"We will work together and try to build strong relations" between India and Pakistan, she said, adding that it was "really disappointing" that India and Pakistan were engaged in confrontation.
"We want to have good relations...I really believe in peace," the 17-year-old told reporters after being chosen for the coveted prize along with Satyarthi.
She said it was important to have progress and development instead of fighting.
Malala said she and Satyarthi would appeal to Pakistan Prime Minister Nawaz Sharif and Indian Prime Minister Narendra Modi to join them (in Oslo) for the award ceremony in December.
She also made a "humble request" to Sharif and Modi to ensure peace.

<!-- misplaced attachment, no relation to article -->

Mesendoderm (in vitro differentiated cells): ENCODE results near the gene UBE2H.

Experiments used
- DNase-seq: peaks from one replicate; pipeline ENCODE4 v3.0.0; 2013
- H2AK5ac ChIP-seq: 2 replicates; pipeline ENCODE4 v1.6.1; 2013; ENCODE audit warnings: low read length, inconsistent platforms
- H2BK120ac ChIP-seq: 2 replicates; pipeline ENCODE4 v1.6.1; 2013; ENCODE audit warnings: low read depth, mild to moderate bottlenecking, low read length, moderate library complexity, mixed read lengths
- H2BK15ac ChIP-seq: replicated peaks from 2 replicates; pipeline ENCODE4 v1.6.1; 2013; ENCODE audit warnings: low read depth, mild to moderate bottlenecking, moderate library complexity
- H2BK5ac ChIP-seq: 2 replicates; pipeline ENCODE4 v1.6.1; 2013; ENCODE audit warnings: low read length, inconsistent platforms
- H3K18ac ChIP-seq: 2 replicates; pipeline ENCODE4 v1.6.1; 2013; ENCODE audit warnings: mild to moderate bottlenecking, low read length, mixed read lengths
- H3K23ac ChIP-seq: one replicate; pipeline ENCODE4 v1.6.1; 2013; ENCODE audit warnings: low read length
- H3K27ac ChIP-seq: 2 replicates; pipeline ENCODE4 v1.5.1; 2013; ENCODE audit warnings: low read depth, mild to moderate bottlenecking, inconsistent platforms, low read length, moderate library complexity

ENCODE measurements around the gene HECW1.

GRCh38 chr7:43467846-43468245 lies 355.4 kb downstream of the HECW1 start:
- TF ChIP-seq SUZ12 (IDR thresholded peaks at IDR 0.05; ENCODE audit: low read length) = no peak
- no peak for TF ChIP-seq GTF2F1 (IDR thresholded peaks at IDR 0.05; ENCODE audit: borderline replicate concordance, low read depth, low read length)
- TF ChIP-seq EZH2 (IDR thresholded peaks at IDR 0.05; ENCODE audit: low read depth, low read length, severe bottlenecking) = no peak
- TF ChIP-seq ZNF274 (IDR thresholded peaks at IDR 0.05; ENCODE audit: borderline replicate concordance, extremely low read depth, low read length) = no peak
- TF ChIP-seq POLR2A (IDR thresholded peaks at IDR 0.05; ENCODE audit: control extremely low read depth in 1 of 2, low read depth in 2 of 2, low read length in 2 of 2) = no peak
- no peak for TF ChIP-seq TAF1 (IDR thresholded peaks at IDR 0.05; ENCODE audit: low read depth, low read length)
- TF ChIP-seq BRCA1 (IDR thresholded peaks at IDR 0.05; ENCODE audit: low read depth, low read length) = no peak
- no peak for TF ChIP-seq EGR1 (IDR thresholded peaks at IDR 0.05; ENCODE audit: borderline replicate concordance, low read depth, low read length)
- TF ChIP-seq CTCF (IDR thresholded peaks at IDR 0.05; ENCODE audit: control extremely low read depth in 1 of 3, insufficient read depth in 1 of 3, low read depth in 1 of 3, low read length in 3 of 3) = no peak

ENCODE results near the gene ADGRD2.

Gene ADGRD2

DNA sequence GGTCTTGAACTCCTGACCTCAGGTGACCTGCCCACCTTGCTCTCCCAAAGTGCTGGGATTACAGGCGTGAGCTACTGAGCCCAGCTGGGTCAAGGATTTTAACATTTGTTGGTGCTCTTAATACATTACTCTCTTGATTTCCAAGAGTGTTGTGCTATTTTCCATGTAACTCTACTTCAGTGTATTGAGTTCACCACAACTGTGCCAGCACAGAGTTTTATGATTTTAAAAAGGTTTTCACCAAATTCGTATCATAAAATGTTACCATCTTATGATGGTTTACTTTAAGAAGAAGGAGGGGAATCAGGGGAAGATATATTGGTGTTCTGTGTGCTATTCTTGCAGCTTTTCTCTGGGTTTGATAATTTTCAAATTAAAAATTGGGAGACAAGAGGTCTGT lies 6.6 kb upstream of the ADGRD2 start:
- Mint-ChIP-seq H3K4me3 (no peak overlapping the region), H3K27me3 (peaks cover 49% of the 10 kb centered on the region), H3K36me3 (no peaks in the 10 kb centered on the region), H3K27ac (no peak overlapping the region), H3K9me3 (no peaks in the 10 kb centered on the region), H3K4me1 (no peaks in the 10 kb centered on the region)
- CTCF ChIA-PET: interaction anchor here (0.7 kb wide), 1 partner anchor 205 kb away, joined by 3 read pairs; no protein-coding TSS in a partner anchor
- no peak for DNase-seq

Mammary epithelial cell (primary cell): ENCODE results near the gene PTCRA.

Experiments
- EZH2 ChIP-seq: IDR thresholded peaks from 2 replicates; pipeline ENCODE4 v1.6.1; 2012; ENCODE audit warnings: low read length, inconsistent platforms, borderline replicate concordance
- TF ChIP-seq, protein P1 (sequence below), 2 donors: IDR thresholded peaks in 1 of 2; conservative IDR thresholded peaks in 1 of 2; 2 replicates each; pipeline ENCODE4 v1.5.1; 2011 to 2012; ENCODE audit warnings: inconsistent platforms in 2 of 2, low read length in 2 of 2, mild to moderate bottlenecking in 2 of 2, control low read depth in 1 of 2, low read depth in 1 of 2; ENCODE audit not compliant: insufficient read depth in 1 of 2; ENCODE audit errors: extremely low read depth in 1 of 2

60-year-old Satyarthi, who gave up his job as an electrical engineer to run an NGO in India for rescuing children from forced labour and trafficking, and 17-year-old Malala, who survived a near-fatal Taliban attack two years ago with determination advocating education for girls, were named by the Nobel Peace Prize Committee for the prestigious global award this year.
Malala said she was "honoured" to be the first Pakistani and the youngest person to be given the award and dedicated the award to the "voiceless".
"This award is for all those children who are voiceless, whose voices need to be heard," she said.